Logger.Source.HobNobInsurance);
            }
      }
}
 

Maintaining Session State in .NET Web Services

Very informative article on this here: http://msdn.microsoft.com/en-us/library/aa480509.aspx and a step by step of the client side implementation here: http://support.microsoft.com/kb/816637

The short of the long is:

  • The web service must be marked with the EnableSession=true attribute.
  • On the consuming client, you must use an instance of the CookieContainer class to store the session cookie (with the unique session ID created on your first request
  • You must then re-use this instance of the CookieContainer for each subsequent call in order to maintain session state on the web service host – a logical way to do this is to add the CookieContainer instance to session state on your client (so do a get property with “session bag” null check logic

Some .NET Debugging Tools and Tricks

Very interesting case study here http://www.wintellect.com/Consulting/Debugging of some Microsoft MVPs trying to find an error in a client’s ASP.NET application, while working off-site.
Couple of important, but lesser known debugging tools gets mentioned along the way: Sysinternals for monitoring your Windows server and .NET Reflector (which was previously Roeders Reflector until RedGate took it over) for digging through assembly code. Also Windows Server Minidump is worth knowing about.

A tool not mentioned in that article (because it’s not relevant) is the “Microsoft Intermediate Language Disassembler”, ILDASM – if you need to really take some .NET code apart.
For web application debugging the Fiddler Web Debugger is indispensable. You can get the basic functionality from here in the Firebug net tab – but Fiddler adds more debugging options, like for example the ability to change the data being posted to your web server.

Finally Visual Studio is of course the most used debugging tool for .NET developers, and there are some new debugger features in VS2010 that’s worth knowing about, like the ability to label break points, to pin the data tips to retain the value (and compare to the previous after a refresh) and even append comments to these.

Finally, finally – if you’re lucky enough to own a version of VS2010 Ultimate, you will also have access to IntelliTrace which lets you step backwards up through your code (with some limitation I believe).

Absolutely last finally – the best debugging tool is sometimes to have a cup of coffee, and then fetch one of your colleagues, or a friend or even Irene from reception – and explain to them what the code is trying to do, how it fails, what you have tried to fix it – and nine times out of ten (well six out of ten at least) somewhere along that process – between the coffee and rambling at innocent bystanders – you will probably at the very least come up with something you haven’t considered yet.

What’s New in ASP.NET 4 and .NET 4?

Seems MS are churning out new versions of everything at a pace – or is it just me? Quite often you fall into the trap of just tagging along – when I start a new website now and VS asks me – “do you want this in 3.5 or 4.0” – well I go for 4.0.
Why shouldn’t I? It’s nice to be up to date right? But of course the better question is “why should I?”

Well for the .NET framework it’s of course the case that 3.5 was built on top of the 2.0 CLR, and as such they we’re really just additions to the 2.0 framework (some people have speculated that MS were keen to speed up the advancement of their version numbers (Java EE recently made it to 6), and really 3.0 and 3.5 would have made a lot more sense as 2.1 and 2.2).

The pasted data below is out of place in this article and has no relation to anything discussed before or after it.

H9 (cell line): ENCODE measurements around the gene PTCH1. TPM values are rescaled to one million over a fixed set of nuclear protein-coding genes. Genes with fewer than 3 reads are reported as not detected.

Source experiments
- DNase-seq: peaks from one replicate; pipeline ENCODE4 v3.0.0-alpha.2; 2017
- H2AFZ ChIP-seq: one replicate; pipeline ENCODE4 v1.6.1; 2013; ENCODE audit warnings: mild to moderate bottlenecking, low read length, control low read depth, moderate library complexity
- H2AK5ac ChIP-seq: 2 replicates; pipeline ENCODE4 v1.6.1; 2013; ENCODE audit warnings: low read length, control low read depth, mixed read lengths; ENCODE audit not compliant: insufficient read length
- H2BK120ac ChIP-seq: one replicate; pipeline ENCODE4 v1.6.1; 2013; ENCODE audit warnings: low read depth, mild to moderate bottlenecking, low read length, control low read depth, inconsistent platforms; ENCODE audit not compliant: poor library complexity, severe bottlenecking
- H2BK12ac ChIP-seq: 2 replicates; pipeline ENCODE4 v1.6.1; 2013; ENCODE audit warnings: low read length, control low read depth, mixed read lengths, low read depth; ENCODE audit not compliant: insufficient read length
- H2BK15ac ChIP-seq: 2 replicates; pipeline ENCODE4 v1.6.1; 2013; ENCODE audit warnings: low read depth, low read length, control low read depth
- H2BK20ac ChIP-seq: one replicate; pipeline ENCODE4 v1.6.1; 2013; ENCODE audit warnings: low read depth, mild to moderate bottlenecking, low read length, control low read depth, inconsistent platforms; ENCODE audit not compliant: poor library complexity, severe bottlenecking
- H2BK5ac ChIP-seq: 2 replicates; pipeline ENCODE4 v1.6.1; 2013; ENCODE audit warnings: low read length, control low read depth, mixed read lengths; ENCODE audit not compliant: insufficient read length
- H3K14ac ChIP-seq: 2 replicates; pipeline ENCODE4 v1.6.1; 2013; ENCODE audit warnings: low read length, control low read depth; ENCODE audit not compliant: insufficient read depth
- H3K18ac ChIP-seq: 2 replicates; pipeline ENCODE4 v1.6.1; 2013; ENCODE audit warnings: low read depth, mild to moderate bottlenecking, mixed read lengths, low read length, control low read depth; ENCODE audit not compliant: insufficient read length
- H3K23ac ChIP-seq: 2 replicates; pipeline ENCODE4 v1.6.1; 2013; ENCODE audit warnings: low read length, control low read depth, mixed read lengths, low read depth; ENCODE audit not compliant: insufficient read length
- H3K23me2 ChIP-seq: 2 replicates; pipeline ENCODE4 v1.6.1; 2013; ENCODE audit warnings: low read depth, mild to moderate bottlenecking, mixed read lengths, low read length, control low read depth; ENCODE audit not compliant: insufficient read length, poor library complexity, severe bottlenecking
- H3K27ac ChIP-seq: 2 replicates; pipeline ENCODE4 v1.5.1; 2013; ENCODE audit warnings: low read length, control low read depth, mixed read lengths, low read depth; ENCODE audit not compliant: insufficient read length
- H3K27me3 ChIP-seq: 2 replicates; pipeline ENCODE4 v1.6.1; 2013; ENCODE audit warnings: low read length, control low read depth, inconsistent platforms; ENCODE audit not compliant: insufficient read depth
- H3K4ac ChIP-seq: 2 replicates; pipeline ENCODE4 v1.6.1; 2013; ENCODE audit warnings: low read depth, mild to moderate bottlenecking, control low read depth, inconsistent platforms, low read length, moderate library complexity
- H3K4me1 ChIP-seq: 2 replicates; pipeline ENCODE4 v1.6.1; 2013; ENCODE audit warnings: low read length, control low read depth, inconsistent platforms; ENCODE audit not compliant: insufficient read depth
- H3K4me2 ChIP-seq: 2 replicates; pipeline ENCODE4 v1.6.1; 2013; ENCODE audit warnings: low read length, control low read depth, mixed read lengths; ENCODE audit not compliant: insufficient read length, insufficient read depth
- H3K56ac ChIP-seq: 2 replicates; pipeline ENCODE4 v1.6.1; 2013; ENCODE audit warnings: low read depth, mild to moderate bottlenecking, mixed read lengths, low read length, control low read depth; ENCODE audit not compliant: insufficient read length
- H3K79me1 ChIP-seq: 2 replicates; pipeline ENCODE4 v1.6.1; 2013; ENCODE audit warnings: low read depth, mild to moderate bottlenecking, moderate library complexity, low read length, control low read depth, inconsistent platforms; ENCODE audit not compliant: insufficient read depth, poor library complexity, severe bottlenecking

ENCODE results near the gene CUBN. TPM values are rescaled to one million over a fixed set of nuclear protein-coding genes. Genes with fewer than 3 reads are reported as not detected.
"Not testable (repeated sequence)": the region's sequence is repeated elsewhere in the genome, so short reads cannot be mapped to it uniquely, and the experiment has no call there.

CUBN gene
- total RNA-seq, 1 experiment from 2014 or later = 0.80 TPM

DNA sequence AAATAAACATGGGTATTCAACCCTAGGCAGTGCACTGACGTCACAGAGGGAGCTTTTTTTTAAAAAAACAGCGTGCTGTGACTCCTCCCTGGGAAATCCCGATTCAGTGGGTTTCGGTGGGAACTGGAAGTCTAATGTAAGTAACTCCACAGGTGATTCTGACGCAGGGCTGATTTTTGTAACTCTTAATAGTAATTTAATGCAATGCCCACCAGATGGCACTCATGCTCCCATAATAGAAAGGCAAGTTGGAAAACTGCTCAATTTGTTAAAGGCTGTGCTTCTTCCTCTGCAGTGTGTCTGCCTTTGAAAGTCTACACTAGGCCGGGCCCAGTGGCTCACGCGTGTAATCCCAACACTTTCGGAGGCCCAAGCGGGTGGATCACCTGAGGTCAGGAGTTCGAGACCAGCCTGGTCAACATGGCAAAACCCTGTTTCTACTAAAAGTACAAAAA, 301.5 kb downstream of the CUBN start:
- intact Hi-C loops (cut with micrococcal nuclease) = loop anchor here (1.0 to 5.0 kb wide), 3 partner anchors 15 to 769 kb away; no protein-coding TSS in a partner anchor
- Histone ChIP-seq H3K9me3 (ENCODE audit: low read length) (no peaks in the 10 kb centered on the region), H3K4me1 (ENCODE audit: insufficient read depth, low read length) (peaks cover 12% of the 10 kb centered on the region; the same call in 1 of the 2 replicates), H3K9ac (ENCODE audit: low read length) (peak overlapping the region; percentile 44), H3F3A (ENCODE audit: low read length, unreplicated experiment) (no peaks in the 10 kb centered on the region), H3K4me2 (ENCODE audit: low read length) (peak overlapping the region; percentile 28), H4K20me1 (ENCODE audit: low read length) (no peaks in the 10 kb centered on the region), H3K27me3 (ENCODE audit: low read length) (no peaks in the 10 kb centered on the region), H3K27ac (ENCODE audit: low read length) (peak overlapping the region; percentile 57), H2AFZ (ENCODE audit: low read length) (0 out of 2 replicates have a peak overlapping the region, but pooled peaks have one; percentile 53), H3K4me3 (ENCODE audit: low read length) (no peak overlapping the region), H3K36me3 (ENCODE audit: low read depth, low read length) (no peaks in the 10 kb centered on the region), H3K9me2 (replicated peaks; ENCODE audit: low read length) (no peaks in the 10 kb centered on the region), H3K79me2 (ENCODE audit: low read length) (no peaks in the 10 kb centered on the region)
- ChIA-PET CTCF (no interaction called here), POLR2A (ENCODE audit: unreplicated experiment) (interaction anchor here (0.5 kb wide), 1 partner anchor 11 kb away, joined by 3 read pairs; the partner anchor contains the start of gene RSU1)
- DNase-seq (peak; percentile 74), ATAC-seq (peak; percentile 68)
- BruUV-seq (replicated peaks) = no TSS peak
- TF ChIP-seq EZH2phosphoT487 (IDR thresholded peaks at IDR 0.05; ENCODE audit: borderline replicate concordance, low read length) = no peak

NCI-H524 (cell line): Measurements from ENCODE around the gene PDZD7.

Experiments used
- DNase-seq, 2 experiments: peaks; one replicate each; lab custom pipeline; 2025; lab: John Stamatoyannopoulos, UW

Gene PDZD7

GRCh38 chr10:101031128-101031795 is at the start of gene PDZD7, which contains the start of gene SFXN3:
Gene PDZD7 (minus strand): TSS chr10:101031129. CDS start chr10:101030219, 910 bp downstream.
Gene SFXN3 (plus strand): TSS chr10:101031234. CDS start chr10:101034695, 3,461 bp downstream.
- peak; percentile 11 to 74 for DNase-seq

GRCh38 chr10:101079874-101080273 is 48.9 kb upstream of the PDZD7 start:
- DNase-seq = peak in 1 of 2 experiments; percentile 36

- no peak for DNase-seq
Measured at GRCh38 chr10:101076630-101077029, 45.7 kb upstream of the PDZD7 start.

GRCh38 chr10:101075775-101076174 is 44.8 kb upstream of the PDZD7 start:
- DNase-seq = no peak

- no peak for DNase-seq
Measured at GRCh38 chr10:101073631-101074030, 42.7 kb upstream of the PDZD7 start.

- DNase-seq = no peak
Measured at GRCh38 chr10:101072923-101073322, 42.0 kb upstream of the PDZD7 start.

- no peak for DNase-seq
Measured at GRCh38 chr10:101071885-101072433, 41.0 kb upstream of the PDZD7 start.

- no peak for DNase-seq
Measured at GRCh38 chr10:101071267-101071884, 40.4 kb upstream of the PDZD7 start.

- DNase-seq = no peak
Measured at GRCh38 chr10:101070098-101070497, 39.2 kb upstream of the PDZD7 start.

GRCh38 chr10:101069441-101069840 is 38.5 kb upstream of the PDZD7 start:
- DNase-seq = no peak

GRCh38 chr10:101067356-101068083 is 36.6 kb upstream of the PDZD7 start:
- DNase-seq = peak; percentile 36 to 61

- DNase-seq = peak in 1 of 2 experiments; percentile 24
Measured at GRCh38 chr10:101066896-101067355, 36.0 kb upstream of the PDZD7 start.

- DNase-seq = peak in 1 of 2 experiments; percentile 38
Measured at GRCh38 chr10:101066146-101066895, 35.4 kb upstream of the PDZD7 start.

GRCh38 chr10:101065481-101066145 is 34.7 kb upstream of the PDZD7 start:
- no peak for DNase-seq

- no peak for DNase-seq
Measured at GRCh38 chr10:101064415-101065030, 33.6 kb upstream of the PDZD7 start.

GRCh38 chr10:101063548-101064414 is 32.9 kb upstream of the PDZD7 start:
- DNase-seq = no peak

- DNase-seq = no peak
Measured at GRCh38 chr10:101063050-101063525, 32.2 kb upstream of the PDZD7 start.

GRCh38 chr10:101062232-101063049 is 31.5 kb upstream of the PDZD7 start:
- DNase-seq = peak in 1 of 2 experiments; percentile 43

The .NET 4 framework however uses a grand spanking new CLR (with some improvements to garbage collections, and changes to allow support for functional programming ao), and a load of additional features to the framework.

Some C# changes include optional and named parameters which essentially allows you to pass only some parameters and/or in any order you like. Also we have a new keyword: dynamic. Basically this switches off type checking for parameters defined as such – so I can for example do this:

 
		public MyMethod(dynamic someObject)
		{
				someObject.DoSomethingCrazy();
		}

And the compiler will not attempt to check if someObject does indeed have a DoSomethingCrazy method. This is mainly intended for COM objects, but could also be used for reflection – and tbh could also be misused something awful.
You could start throwing dynamic objects around the place and pretty soon you’d have half of your application outside the compilers type checking – but of course why would anyone ever want to do that? (What could possibly go wrong?)
Kind of reminds me of the var keyword that was introduced in 3.0 – of course as this was just a convenience (the compiler would infer the type from the usage, and perform full type checking on compilation (if not intellisense had picked it up already)) – but it had (has) the same potential for misuse that dynamic does, imho anyway.
The var keyword was needed to support Linq – but pretty soon you saw code all over the place looking like Javascript – which did not really pose any risks – but on picking up someone elses code, the problem is that you have to start doing type inference as well – it’s not just the compiler.
When someone writes var x = GoGetMyThing(); – what do you think x is?
So you sit around hovering your mouse over stuff relying on good old Intellisense to do your job for you.
Anyways – of course as frameworks have to support more and more functionality, the potential for misuse will inevitable increase. And as someone pointed out the other day: I am of course free to programme all my projects in .NET 1.1 if it’s something I feel that strongly about.

With 4.0 we also got an update to the Visual Studio IDE – VS2010 – which besides a very neat design and a new and improved default font (Consolas) – also has some very useful new features.
A really nice feature you should def get to know is the Navigate To – use “ctrl+,” to pop this up. It basically allows you to search through everything, from file names to methods, interfaces – etc, and you can even use CamelCase or abbreviations to narrow your search.
Reference Highlighting is another one of my favourites – hover your mouse over any variable in the code window, and instances of this will be highlighted throughout the document. I’m telling ya – if MS ever removed Intellisense you’d see some stressed MS developers around.